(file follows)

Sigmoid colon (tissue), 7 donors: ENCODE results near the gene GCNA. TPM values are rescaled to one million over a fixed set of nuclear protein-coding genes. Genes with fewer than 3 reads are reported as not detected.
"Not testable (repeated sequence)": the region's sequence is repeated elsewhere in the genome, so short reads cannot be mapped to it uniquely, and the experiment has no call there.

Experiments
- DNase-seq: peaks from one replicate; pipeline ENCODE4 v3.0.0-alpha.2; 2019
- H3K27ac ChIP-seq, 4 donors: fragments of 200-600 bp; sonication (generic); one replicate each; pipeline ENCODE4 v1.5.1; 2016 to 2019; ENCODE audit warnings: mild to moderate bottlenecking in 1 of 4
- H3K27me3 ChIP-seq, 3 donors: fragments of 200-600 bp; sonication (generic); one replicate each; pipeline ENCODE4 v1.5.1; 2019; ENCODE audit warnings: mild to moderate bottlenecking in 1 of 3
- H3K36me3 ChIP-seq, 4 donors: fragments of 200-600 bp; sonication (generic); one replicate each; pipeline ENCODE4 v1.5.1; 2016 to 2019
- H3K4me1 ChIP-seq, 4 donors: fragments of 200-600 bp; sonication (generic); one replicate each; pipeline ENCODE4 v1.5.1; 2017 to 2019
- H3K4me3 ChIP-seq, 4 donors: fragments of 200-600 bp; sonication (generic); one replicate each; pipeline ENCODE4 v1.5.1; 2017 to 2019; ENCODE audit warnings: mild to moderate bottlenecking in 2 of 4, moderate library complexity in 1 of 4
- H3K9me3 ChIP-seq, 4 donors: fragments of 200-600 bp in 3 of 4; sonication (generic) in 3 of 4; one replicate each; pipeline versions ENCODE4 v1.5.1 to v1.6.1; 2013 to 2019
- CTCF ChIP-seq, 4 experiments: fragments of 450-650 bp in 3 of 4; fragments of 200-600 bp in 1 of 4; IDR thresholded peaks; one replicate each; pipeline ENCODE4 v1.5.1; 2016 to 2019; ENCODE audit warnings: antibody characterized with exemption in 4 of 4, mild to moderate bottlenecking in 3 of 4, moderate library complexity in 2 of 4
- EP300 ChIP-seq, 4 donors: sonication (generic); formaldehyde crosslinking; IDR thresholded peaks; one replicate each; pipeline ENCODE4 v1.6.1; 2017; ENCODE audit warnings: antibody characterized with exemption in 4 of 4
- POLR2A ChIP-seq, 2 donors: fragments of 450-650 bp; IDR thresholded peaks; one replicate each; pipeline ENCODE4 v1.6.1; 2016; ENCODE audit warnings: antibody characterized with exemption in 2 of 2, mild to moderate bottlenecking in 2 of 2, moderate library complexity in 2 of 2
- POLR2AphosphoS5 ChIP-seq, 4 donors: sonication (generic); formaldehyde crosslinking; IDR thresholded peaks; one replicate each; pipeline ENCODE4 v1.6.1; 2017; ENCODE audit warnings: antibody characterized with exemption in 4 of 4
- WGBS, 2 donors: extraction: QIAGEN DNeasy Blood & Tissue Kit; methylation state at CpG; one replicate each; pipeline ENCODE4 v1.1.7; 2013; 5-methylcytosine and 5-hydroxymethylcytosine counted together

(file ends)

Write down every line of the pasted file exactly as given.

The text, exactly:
Sigmoid colon (tissue), 7 donors: ENCODE results near the gene GCNA. TPM values are rescaled to one million over a fixed set of nuclear protein-coding genes. Genes with fewer than 3 reads are reported as not detected.
"Not testable (repeated sequence)": the region's sequence is repeated elsewhere in the genome, so short reads cannot be mapped to it uniquely, and the experiment has no call there.

Experiments
- DNase-seq: peaks from one replicate; pipeline ENCODE4 v3.0.0-alpha.2; 2019
- H3K27ac ChIP-seq, 4 donors: fragments of 200-600 bp; sonication (generic); one replicate each; pipeline ENCODE4 v1.5.1; 2016 to 2019; ENCODE audit warnings: mild to moderate bottlenecking in 1 of 4
- H3K27me3 ChIP-seq, 3 donors: fragments of 200-600 bp; sonication (generic); one replicate each; pipeline ENCODE4 v1.5.1; 2019; ENCODE audit warnings: mild to moderate bottlenecking in 1 of 3
- H3K36me3 ChIP-seq, 4 donors: fragments of 200-600 bp; sonication (generic); one replicate each; pipeline ENCODE4 v1.5.1; 2016 to 2019
- H3K4me1 ChIP-seq, 4 donors: fragments of 200-600 bp; sonication (generic); one replicate each; pipeline ENCODE4 v1.5.1; 2017 to 2019
- H3K4me3 ChIP-seq, 4 donors: fragments of 200-600 bp; sonication (generic); one replicate each; pipeline ENCODE4 v1.5.1; 2017 to 2019; ENCODE audit warnings: mild to moderate bottlenecking in 2 of 4, moderate library complexity in 1 of 4
- H3K9me3 ChIP-seq, 4 donors: fragments of 200-600 bp in 3 of 4; sonication (generic) in 3 of 4; one replicate each; pipeline versions ENCODE4 v1.5.1 to v1.6.1; 2013 to 2019
- CTCF ChIP-seq, 4 experiments: fragments of 450-650 bp in 3 of 4; fragments of 200-600 bp in 1 of 4; IDR thresholded peaks; one replicate each; pipeline ENCODE4 v1.5.1; 2016 to 2019; ENCODE audit warnings: antibody characterized with exemption in 4 of 4, mild to moderate bottlenecking in 3 of 4, moderate library complexity in 2 of 4
- EP300 ChIP-seq, 4 donors: sonication (generic); formaldehyde crosslinking; IDR thresholded peaks; one replicate each; pipeline ENCODE4 v1.6.1; 2017; ENCODE audit warnings: antibody characterized with exemption in 4 of 4
- POLR2A ChIP-seq, 2 donors: fragments of 450-650 bp; IDR thresholded peaks; one replicate each; pipeline ENCODE4 v1.6.1; 2016; ENCODE audit warnings: antibody characterized with exemption in 2 of 2, mild to moderate bottlenecking in 2 of 2, moderate library complexity in 2 of 2
- POLR2AphosphoS5 ChIP-seq, 4 donors: sonication (generic); formaldehyde crosslinking; IDR thresholded peaks; one replicate each; pipeline ENCODE4 v1.6.1; 2017; ENCODE audit warnings: antibody characterized with exemption in 4 of 4
- WGBS, 2 donors: extraction: QIAGEN DNeasy Blood & Tissue Kit; methylation state at CpG; one replicate each; pipeline ENCODE4 v1.1.7; 2013; 5-methylcytosine and 5-hydroxymethylcytosine counted together